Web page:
And yet, according to Smits, who himself has a background in history and international law, there is no downgrading of humanities and social science research in Horizon 2020, on the contrary! Smits has 'very high expectations for the humanities and social sciences', and wants them 'to come out of their disciplinary silos to help tackle the grand social challenges'. These challenges can only be solved if all the disciplines work together in partnership rather than isolation: 'for instance, neuro-degenerative diseases such as dementia cannot be fully tackled through new medication only, but wider social and economic questions need to be addressed as well: how do we deal with people suffering from dementia in society? Do we care for them at home or elsewhere? and so on'. For Smits it is pertinent that the humanities and social sciences play a much bigger part in answering such questions than has been the case in the past.

Similarly, Smits believes that the humanities and social sciences have hitherto not been sufficiently involved in promoting industrial innovation through public-private partnerships. The European Commission has supported a whole range of successful partnerships in this respect. Smits mentions the Innovative Medicine Initiative - a collaboration between the pharmaceutical industries and academia - that helped to speed up clinical trials, and let to a breakthrough in our understanding of autism; or the Clean Sky programme that involves the aeronautical industry to develop a new generation of aircrafts with a lessened environmental footprint. Such endeavours have traditionally not benefitted from the insights afforded by all academic disciplines. 'So far the humanities and social sciences have not been embedded [in public-private partnerships], but this has to happen in Horizon 2020', Smits concludes.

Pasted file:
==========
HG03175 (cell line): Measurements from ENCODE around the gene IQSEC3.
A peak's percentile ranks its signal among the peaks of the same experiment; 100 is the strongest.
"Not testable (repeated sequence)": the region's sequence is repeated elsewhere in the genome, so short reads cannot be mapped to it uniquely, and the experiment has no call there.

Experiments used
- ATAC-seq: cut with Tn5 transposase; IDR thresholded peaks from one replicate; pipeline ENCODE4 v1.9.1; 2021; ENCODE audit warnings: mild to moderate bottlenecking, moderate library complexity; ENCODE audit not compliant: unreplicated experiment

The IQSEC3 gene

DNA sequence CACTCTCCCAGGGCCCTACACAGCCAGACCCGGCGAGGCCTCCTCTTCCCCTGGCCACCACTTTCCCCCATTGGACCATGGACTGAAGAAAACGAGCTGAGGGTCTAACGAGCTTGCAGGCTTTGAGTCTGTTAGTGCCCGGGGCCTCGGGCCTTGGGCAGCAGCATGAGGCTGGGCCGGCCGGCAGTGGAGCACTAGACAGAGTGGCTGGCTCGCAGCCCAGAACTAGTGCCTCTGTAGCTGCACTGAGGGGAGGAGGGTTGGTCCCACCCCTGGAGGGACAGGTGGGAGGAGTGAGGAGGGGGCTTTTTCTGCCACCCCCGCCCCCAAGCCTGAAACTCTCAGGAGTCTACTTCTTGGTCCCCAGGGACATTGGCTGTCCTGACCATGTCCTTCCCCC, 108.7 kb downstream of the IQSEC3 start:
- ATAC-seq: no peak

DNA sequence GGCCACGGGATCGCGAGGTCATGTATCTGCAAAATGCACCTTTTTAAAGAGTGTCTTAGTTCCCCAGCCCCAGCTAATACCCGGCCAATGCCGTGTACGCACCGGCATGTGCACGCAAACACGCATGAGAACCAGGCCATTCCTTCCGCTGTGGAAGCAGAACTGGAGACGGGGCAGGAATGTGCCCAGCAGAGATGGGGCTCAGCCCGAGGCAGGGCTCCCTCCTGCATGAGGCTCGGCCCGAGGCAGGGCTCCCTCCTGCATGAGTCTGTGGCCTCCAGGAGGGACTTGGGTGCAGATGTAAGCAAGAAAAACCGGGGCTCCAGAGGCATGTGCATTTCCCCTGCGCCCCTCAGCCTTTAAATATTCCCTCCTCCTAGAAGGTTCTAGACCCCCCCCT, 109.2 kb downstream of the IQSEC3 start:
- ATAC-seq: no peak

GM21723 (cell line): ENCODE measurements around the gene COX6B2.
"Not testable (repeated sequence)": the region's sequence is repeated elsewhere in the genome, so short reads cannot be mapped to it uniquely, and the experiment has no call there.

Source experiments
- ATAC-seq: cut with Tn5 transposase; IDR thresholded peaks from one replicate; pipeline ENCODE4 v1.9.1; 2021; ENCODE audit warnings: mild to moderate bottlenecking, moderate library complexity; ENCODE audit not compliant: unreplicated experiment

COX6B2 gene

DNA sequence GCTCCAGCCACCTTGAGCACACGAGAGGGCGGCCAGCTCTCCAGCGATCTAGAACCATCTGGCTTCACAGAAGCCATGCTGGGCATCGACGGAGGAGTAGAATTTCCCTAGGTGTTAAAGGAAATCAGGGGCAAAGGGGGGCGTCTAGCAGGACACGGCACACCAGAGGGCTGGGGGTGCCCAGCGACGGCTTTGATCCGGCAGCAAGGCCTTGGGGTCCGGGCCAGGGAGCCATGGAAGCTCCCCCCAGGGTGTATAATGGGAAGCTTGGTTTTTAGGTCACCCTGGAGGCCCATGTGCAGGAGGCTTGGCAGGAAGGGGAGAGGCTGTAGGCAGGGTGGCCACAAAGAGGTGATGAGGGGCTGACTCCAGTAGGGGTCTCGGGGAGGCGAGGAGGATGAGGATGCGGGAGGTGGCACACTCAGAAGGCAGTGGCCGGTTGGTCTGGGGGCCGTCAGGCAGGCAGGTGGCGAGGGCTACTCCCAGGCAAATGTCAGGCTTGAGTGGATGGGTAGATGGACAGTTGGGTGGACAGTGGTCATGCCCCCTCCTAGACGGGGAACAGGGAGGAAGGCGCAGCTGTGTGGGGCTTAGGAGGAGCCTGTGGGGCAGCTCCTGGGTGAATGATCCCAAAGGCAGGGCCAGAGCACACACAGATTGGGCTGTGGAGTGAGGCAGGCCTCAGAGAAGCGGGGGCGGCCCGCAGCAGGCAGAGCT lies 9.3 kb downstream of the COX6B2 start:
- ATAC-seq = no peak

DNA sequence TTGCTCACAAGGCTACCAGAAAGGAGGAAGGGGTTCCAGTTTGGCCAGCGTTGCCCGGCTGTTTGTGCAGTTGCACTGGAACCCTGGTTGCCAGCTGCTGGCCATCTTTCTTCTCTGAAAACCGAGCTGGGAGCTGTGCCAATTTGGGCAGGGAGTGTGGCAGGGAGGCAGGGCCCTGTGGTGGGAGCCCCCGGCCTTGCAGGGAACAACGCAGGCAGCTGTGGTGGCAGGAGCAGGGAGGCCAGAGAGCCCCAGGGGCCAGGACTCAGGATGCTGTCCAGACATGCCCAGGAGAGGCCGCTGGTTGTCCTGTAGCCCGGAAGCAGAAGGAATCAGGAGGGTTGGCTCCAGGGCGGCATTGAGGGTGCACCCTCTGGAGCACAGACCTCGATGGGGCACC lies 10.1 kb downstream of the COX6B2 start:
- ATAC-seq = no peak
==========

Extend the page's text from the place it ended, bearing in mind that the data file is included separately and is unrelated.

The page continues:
EHRI and the wider European research infrastructure landscape

Developing digital research infrastructures is one area where Smits thinks the humanities already hold a strong position. He regards infrastructures such as DARIAH and CLARIN as leading the way in dealing with the masses of data that have been generated through digitisation initiatives. Apart from collecting relevant data, these infrastructures have also made great strides towards ensuring that data are safely stored long-term, properly curated, and made easily accessible to interested researchers. EHRI, in other words, fits into a wider landscape of European humanities-based research infrastructures.

If the digital and virtual aspects of research infrastructures are therefore considered as crucial by Smits, he equally stresses that the human element in research should never be underestimated or forgotten. Activities such as training programmes, summer schools, and fellowship programmes are integral parts of research infrastructures. 'We don't want to communicate digitally only, but also to meet physically', Smits states, adding that 'digital methods - such as MOOCs [massive open online courses] - are additions to, rather than replacements of, direct human contact.'